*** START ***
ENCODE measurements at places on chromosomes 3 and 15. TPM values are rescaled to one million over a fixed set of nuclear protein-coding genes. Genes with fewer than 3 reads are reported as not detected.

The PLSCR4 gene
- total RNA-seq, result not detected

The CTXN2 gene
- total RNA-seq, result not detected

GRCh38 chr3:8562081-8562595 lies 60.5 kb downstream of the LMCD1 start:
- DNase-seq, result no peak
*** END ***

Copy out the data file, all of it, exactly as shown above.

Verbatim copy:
ENCODE measurements at places on chromosomes 3 and 15. TPM values are rescaled to one million over a fixed set of nuclear protein-coding genes. Genes with fewer than 3 reads are reported as not detected.

The PLSCR4 gene
- total RNA-seq, result not detected

The CTXN2 gene
- total RNA-seq, result not detected

GRCh38 chr3:8562081-8562595 lies 60.5 kb downstream of the LMCD1 start:
- DNase-seq, result no peak